We want our institution to view the world as a community and recognize the impact of others. It’s a structured way to pause, bring people together and reflect to create a plan for reparation and to move forward together.
What barriers exist to indigenizing? Why is it important?
In comparison to many post-secondary schools in Alberta and Canada we live in respect for Indigenous culture. We could always do more and better though.
When you look at our history and our relationship with Métis and Cree Peoples, you quickly realize that we were gifted from them to the communities we serve. We have a high proportion of Indigenous students in our institution, it fluctuates in the last 50 years but there’s a consensus we’ve historically recognized that we are on Treaty 6 Territory. That Indigenous culture has impacted the way in which we behave. For many institutions its: How can we Indigenize? We on the other hand are looking at shining a spotlight on how Indigenous cultures have changed our organization and our culture over time. We see this as an opportunity to say: Where are the subtleties of Indigenization in our organization? Where are the pieces that are overt? It’s an opportunity for us to self-explore.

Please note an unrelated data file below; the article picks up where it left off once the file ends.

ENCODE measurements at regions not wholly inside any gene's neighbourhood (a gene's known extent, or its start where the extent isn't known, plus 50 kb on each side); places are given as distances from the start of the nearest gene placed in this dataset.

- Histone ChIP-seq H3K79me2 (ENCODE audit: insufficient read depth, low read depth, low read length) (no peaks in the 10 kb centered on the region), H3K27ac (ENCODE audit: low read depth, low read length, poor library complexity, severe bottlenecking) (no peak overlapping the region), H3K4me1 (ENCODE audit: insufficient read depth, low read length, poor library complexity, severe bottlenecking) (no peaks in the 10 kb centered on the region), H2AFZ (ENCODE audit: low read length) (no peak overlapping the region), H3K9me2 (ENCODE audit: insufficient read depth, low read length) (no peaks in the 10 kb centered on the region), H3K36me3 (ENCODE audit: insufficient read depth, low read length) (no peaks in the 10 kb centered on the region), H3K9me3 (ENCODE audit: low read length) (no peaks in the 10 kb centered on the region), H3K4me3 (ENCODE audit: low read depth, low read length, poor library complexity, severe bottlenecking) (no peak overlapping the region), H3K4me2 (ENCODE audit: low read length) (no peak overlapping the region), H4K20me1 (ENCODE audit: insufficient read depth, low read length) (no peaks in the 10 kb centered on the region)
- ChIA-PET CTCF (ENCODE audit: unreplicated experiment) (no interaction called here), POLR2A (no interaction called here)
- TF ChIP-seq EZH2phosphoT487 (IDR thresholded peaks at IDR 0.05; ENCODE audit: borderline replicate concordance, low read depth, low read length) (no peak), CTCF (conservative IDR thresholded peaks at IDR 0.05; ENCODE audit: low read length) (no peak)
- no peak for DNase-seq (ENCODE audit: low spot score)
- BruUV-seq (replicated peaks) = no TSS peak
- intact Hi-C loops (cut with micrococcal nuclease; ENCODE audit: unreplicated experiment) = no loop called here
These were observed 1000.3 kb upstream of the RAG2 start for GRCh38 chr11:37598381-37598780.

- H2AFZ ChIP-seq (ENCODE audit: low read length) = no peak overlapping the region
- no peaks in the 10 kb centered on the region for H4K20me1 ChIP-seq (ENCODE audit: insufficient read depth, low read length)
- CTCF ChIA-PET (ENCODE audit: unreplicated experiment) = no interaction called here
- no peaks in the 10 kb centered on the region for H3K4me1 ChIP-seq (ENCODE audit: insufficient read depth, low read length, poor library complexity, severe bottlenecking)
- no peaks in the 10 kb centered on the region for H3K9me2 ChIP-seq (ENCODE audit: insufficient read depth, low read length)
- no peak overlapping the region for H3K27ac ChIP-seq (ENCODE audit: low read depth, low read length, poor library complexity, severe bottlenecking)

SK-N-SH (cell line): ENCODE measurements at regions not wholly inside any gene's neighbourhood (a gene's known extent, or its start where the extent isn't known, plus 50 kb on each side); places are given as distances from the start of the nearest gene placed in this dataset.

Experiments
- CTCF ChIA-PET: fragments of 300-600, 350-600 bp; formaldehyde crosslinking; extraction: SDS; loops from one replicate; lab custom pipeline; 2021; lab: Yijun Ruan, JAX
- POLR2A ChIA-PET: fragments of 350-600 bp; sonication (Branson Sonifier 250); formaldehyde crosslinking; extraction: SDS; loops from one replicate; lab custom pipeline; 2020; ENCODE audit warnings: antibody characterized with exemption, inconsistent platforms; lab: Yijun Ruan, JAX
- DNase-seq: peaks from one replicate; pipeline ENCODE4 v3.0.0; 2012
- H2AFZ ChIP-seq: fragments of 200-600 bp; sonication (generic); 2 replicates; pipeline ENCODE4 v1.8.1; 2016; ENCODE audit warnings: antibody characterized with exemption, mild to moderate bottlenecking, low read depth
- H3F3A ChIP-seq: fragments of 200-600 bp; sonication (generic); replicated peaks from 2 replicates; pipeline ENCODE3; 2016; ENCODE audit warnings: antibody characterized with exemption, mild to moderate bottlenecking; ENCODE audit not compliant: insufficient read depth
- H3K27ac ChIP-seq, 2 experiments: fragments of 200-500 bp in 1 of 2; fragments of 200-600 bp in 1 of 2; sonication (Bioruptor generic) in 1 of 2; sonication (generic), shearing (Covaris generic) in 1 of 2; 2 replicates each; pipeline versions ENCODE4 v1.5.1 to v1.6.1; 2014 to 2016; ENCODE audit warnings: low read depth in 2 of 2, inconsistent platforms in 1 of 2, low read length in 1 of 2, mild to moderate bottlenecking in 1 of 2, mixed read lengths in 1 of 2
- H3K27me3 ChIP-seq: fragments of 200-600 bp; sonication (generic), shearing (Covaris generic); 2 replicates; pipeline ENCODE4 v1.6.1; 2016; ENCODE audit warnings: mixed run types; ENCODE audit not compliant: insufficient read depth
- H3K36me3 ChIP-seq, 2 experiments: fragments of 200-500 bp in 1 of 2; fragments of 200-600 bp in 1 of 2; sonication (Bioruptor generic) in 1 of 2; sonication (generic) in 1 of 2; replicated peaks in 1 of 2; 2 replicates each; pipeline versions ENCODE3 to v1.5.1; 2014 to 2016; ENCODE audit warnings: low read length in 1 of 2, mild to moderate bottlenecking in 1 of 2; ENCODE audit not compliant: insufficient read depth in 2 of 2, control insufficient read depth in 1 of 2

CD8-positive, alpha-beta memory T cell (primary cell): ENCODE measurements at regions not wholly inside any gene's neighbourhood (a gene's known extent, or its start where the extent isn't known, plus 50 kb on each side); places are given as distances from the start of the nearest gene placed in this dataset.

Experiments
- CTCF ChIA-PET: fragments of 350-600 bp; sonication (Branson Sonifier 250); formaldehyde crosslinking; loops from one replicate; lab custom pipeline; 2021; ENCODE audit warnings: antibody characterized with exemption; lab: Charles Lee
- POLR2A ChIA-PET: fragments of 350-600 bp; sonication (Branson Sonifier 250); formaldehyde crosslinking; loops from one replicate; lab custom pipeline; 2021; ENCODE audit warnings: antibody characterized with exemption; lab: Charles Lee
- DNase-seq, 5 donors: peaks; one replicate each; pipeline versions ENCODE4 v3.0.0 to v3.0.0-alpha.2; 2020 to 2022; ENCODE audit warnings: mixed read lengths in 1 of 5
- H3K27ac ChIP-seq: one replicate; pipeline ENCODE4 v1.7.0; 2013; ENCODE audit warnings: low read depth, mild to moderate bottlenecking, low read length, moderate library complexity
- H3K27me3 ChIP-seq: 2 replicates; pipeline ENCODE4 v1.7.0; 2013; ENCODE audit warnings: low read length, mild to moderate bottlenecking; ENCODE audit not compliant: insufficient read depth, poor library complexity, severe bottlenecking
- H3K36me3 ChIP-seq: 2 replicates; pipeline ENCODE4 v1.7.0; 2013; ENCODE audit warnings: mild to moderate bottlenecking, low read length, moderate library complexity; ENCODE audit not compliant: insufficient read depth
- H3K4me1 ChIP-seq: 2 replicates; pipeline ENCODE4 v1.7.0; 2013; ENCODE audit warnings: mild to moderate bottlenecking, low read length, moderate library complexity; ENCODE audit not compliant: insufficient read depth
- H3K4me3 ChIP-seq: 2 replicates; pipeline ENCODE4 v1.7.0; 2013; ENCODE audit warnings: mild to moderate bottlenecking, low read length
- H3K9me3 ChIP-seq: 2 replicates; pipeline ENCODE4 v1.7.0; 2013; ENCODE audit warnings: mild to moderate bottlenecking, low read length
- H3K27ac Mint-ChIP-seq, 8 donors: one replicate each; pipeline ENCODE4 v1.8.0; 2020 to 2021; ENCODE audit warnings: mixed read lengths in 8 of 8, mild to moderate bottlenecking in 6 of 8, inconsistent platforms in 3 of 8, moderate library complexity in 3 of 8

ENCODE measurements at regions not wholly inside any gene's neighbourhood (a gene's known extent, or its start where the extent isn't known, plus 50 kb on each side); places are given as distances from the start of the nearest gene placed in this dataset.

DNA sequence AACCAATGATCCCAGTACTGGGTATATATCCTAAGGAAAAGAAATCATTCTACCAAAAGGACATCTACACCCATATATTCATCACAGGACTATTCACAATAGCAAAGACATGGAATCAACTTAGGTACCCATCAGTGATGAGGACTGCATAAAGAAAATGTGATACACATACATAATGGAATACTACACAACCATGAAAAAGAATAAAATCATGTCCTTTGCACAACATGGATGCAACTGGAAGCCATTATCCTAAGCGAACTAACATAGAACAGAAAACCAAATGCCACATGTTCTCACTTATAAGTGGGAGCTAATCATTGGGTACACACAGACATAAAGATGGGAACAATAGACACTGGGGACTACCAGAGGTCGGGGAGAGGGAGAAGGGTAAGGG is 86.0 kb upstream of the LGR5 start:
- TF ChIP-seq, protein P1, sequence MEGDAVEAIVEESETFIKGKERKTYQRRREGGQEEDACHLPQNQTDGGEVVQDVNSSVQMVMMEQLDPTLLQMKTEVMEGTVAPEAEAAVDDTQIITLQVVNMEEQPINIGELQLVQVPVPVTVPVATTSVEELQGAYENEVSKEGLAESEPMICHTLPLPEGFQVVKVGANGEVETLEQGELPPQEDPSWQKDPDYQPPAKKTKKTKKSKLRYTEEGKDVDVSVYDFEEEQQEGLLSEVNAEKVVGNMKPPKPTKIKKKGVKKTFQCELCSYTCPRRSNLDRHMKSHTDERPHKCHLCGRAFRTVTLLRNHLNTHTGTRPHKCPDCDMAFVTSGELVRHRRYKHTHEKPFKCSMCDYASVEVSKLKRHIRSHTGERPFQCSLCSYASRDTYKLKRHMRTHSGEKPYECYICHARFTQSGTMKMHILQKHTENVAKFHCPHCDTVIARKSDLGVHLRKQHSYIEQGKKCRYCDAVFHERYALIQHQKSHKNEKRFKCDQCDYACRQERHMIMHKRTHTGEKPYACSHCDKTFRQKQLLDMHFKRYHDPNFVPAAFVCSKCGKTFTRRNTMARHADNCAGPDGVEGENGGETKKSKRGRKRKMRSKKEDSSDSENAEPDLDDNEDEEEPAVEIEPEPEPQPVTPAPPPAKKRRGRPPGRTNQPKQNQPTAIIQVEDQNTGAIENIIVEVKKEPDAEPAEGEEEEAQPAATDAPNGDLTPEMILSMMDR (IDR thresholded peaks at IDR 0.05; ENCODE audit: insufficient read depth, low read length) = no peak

How does this training fit into the Truth and Reconciliation Commission of Canada Calls to Action and the United Nations Declaration on the Rights of Indigenous Peoples?
This training is taking place because we established the President’s Indigenous Advisory Committee, which has a cross section of people that work at the college. It is by mandate 85-90% populated by Indigenous persons. This group is leading, assessing and evaluating how well Portage College has done with Indigenization: how well we have embraced, celebrated and used Indigenous worldview in our curriculum, political and economic outlooks.